Contrast that with the experience of nursing assistant Xinyi whose landlord declined to install solar panels or a battery, despite government incentives. By 2050, robotic assistants have taken over Xinyi’s job and she winds up unemployed and struggling to pay her rising electricity bills. In a climate of increasingly extreme weather conditions, she is forced to make a difficult choice between comfort and financial security.

In another scenario, business and household routines have shifted in response to the changing climate. By 2050, many schools, workplaces, and businesses will operate earlier or later to avoid people having to go outside during the hottest part of the day. Families stay at home more and some households have embraced the afternoon siesta when working from home.

Ruth, who is now widowed, elderly and living on a rural property, has become anxious about the frequently extreme weather conditions and electricity outages. As a result, she is considering moving into town so she can better access community services, including a refuge centre set up by the government in recognition that many people don’t have access to safe and healthy homes.

The report, which was developed by Monash University in partnership with Energy Consumers Australia, Ausgrid and AusNet Services, represents the final stage of an Australian Research Council Linkage project.

It outlines a vision and roadmap to support the energy industry in modelling the energy scenarios by adding a unique and rich consumer-centric perspective backed by research that is responsive to people’s priorities and needs.

Ausgrid and AusNet Services are considering adapting findings from the project into their own planning for the shift to a low carbon future and the researchers are hoping other companies will do the same.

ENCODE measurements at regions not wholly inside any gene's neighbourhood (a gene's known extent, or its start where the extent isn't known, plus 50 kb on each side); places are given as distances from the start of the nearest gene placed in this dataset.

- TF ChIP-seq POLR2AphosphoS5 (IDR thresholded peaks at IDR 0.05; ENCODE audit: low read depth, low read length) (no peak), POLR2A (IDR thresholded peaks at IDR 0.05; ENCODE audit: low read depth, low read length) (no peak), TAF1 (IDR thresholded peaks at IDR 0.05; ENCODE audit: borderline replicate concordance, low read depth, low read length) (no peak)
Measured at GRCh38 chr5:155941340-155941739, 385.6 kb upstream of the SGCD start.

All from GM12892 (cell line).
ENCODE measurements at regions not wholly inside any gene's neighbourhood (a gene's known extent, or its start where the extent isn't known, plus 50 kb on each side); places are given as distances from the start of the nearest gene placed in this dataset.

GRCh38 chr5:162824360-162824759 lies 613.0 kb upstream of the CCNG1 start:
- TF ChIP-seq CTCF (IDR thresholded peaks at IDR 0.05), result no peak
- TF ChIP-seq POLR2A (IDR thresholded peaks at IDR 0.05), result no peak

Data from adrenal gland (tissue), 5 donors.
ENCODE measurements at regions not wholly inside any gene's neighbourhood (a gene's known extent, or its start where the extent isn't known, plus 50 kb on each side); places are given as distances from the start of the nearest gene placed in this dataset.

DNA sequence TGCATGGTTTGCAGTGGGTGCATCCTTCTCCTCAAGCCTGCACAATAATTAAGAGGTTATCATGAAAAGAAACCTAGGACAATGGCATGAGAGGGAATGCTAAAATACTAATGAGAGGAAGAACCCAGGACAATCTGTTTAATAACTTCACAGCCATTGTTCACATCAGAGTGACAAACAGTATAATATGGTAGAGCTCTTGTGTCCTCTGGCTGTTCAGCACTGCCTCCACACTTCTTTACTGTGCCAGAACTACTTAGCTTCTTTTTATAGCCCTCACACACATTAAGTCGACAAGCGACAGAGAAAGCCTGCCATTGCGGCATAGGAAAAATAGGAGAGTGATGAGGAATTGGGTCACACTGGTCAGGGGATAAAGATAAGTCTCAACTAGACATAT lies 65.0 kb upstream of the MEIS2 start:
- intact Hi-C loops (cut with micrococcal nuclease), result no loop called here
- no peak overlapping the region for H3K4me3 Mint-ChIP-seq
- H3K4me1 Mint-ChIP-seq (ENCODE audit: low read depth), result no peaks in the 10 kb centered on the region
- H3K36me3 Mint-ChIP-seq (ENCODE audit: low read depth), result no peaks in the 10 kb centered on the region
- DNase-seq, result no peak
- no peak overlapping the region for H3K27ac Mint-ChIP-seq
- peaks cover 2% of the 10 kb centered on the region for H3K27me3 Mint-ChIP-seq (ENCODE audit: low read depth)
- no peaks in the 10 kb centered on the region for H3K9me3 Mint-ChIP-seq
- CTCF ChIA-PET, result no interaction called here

AusNet General Manager Regulation (Electricity Distribution), Charlotte Eddy, said the research was starting many conversations internally about the needs and expectations of the future customer base, and what AusNet might do to prepare.

“It’s helping us to re-imagine how people consume, generate and access energy so we can make the right decisions that will benefit customers well into the future,” Ms Eddy said.

Energy Consumers Australia CEO Lynne Gallagher said the project had set a new paradigm for understanding consumers and their key role in the energy transition.

“While the future is uncertain, one thing we are sure of is that consumers must be placed right at the core of our planning if we are to reap the full benefits of transition to net zero,” Ms Gallagher said.

“This report challenges government and industry to think more deeply about the experiences of a range of consumers, including what drives them to engage with emerging technologies as well as the barriers preventing participation by others.

“As these scenarios illustrate, consumers are highly diverse and will have unique relationships to emerging energy and digital technologies.

“Unless consumers are fully engaged, a successful energy transition simply won’t happen.”

The report will be launched at Energy Consumers Australia’s Fore sighting Forum 2023 – Energizing Australians in Sydney on February 15.

The full report is available at Monash Digital Energy Futures.